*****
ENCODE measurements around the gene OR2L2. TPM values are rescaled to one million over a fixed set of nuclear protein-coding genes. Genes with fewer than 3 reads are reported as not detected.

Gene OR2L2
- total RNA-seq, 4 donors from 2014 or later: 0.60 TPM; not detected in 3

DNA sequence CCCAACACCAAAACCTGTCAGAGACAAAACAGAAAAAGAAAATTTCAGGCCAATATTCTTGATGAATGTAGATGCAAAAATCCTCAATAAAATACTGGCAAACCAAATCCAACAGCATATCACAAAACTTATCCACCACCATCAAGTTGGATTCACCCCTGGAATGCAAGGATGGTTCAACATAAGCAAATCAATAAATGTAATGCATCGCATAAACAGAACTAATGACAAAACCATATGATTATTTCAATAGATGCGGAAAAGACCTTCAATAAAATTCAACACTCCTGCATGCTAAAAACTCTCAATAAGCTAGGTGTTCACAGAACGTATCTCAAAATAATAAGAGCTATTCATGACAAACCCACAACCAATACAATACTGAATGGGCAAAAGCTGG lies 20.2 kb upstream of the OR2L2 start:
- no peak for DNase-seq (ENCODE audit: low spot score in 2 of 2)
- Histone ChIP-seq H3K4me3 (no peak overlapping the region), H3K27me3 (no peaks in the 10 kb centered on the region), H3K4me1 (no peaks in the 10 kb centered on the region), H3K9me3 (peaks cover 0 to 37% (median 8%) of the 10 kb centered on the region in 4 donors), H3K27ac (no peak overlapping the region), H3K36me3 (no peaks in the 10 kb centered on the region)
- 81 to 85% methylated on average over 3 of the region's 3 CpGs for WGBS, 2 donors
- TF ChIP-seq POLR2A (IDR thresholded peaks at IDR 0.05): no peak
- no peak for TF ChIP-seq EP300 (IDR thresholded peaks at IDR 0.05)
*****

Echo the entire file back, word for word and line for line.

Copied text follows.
ENCODE measurements around the gene OR2L2. TPM values are rescaled to one million over a fixed set of nuclear protein-coding genes. Genes with fewer than 3 reads are reported as not detected.

Gene OR2L2
- total RNA-seq, 4 donors from 2014 or later: 0.60 TPM; not detected in 3

DNA sequence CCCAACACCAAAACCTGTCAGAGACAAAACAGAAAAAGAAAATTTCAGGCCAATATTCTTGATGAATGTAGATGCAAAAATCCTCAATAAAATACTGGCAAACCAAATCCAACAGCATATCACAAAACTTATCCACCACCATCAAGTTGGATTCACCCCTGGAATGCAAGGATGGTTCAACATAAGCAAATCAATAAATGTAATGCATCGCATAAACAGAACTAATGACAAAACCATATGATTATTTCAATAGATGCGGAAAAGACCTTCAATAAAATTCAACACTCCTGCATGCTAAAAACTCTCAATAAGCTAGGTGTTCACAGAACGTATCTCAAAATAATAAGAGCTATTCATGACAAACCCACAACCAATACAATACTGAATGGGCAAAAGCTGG lies 20.2 kb upstream of the OR2L2 start:
- no peak for DNase-seq (ENCODE audit: low spot score in 2 of 2)
- Histone ChIP-seq H3K4me3 (no peak overlapping the region), H3K27me3 (no peaks in the 10 kb centered on the region), H3K4me1 (no peaks in the 10 kb centered on the region), H3K9me3 (peaks cover 0 to 37% (median 8%) of the 10 kb centered on the region in 4 donors), H3K27ac (no peak overlapping the region), H3K36me3 (no peaks in the 10 kb centered on the region)
- 81 to 85% methylated on average over 3 of the region's 3 CpGs for WGBS, 2 donors
- TF ChIP-seq POLR2A (IDR thresholded peaks at IDR 0.05): no peak
- no peak for TF ChIP-seq EP300 (IDR thresholded peaks at IDR 0.05)